In this episode of our Teaching Methods series we talk to Maura Manning, Director of Learning at the Catholic Education Diocese of Parramatta, about the blended learning model at School of Now – what it means for teachers and teaching, the focus on equity of access, and how students are supported in their learning.
‘While it will take us some time before we understand the full effect of temporary school closures on student learning long term, we’ve (in the meantime) learnt some important things to inform our teaching practices going forward.’
‘In the new normal, specialist teachers have adapted to different ways of delivery and interaction …’ Music teacher David Pullen shares how he used existing resources to create a virtual excursion to Queensland Symphony Orchestra for his Prep to Year 6 students.
How do students feel about the COVID-19 pandemic and the impact it has had on their education? During the school lockdowns experienced across the country, Butler College in Western Australia captured student voice via an online survey, gathering a snapshot of how students were feeling about the pandemic.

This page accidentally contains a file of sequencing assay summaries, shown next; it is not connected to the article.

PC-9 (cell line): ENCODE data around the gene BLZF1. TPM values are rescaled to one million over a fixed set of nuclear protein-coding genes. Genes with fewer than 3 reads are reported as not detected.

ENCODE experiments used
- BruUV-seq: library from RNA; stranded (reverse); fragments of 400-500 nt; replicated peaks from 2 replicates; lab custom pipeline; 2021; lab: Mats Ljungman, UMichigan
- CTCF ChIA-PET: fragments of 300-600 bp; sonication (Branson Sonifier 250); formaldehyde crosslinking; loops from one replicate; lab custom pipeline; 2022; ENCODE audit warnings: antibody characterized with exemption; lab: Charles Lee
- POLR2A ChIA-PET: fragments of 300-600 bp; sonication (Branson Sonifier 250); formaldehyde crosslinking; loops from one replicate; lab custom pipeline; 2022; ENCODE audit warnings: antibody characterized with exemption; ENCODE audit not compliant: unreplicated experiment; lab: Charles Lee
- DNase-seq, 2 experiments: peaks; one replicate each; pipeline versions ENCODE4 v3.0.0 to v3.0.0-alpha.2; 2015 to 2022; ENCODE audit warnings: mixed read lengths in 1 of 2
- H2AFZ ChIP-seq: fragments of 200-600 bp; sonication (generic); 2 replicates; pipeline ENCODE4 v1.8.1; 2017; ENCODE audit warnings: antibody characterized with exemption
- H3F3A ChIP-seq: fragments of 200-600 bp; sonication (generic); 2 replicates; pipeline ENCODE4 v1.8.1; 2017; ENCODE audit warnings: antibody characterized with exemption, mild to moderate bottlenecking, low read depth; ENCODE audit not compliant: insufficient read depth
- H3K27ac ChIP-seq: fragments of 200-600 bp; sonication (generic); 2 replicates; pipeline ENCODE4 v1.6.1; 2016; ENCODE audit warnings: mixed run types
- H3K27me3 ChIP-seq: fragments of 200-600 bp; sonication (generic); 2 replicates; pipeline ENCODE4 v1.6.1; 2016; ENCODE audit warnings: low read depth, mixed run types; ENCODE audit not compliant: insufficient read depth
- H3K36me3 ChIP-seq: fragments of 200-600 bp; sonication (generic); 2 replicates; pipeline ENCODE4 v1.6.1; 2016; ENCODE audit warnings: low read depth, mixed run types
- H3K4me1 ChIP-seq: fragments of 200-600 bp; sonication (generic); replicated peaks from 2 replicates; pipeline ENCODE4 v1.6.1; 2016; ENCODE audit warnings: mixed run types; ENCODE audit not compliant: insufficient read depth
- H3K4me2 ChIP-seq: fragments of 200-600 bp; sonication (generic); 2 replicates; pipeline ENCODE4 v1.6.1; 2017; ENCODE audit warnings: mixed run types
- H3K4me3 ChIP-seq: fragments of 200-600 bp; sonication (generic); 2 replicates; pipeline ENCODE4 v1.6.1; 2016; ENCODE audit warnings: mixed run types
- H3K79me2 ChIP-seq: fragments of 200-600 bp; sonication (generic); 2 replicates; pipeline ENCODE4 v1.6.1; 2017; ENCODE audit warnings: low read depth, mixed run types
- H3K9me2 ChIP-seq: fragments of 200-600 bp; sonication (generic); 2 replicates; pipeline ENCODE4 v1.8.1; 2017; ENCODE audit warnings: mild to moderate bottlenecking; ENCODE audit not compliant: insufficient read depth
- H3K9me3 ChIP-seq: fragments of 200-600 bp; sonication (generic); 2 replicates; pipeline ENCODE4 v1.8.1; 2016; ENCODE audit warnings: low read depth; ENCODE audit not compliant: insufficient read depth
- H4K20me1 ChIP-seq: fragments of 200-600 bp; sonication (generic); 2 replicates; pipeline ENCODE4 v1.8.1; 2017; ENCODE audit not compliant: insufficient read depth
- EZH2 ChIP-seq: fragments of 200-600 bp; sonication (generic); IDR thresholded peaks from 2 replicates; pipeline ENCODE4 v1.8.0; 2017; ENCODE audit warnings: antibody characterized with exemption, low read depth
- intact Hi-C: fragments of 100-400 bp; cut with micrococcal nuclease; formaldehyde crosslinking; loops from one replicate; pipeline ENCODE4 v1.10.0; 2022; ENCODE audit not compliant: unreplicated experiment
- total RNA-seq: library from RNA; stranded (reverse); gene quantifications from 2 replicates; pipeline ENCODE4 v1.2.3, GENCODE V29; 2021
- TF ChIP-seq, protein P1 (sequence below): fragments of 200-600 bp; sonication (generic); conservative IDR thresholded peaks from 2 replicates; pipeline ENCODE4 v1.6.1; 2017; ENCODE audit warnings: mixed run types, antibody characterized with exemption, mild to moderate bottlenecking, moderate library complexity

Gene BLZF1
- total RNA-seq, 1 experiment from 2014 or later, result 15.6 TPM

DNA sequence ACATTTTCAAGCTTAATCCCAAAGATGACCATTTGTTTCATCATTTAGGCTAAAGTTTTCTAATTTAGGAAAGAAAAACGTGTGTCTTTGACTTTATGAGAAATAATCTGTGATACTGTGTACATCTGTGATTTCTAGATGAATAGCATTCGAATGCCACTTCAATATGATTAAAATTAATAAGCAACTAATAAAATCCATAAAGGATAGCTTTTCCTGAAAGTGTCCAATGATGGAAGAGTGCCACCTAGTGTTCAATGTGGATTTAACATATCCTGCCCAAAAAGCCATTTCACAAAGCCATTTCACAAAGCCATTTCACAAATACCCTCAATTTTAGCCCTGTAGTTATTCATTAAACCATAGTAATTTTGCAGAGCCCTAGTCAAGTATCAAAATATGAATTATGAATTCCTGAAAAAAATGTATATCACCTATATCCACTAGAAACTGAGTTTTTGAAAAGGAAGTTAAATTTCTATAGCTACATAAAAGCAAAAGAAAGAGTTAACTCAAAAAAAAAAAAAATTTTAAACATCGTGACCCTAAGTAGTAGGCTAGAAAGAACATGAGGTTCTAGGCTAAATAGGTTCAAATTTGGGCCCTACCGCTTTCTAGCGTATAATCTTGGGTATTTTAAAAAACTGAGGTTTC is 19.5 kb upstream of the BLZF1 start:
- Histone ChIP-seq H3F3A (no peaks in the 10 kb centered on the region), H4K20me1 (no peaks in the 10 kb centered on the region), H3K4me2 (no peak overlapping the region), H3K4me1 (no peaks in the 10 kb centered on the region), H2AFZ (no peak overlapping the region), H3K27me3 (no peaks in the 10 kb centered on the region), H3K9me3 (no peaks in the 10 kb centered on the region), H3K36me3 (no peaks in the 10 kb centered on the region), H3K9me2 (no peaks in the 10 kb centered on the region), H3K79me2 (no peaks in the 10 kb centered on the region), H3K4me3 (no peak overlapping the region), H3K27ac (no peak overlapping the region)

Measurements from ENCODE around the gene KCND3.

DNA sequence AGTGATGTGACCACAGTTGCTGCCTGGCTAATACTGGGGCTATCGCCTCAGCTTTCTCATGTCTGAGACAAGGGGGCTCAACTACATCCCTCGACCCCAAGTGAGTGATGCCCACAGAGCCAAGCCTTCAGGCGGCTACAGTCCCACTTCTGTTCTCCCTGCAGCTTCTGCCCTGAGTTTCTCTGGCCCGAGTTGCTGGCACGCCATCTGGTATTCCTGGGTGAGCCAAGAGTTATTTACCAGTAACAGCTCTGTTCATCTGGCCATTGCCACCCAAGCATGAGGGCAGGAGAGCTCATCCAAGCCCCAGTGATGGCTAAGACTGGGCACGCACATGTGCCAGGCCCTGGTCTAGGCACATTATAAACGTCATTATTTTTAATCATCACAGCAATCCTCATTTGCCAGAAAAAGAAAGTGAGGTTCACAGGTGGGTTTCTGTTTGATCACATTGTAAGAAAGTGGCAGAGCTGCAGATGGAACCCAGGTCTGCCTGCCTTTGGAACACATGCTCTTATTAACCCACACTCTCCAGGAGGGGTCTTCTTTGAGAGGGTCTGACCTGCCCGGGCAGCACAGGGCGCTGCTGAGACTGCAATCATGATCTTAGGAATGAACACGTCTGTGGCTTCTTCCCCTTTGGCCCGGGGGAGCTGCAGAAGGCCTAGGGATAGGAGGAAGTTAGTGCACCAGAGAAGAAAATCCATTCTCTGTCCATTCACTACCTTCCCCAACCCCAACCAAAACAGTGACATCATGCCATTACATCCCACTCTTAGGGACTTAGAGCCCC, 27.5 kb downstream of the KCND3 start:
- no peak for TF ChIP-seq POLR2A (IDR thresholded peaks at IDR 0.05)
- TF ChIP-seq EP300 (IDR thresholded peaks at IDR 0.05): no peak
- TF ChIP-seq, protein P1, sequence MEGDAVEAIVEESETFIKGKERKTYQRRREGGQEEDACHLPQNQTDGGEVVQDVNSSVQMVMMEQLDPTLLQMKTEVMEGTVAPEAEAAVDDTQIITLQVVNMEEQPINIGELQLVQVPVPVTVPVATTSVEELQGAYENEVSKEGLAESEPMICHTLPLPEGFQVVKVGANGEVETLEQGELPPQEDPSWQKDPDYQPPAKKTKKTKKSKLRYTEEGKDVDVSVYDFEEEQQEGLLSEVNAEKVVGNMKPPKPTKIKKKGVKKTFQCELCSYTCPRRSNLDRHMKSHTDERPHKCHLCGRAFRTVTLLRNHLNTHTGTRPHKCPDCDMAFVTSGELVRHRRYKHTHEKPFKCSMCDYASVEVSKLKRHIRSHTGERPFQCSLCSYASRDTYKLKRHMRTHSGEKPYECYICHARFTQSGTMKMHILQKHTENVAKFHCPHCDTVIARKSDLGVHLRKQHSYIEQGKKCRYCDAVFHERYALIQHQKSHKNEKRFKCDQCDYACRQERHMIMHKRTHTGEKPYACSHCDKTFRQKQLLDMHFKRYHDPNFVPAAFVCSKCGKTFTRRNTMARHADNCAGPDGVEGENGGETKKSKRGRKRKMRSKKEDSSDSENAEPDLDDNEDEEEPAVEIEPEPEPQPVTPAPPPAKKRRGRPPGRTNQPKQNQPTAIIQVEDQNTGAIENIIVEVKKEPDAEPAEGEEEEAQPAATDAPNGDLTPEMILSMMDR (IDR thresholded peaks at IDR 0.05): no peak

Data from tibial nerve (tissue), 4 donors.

In this monthly series, we take a look at some further readings available on a particular topic, including open access research papers from various online catalogues. This month’s theme is digital literacy.
As students return to classrooms after COVID-19 lockdowns, teachers should focus on rebuilding relationships, avoid rushing through missed content, and preference a deep understanding of a few topics over a superficial understanding of many, according to a new article published in the Mathematics Education Research Journal.
This week, Teacher has been sharing reader stories on their school’s response to the pandemic. This final instalment is written by Michael Rosenbrock, Assistant Principal at Wodonga Senior Secondary College, on the border of Victoria and New South Wales.
In today’s article, Kate Hill – an Australian teacher from Melbourne who is currently teaching Year 7 and 8 English at Braeburn School in Nairobi, Kenya – gives an international perspective on learning during the pandemic.
As educators in Australia return to face-to-face teaching, and schools around the world grapple with new ways of working to provide continuing support to students during the pandemic restrictions, readers have been getting in touch to share what’s been happening in their own context.
In today’s podcast we’re talking with Professor Pauline Taylor-Guy about continuity of teaching and learning during COVID-19, trying to understand and mitigate the impacts on student outcomes, how schools have adapted to ‘emergency remote teaching’, and how the experience could lead to future changes and innovations in practice.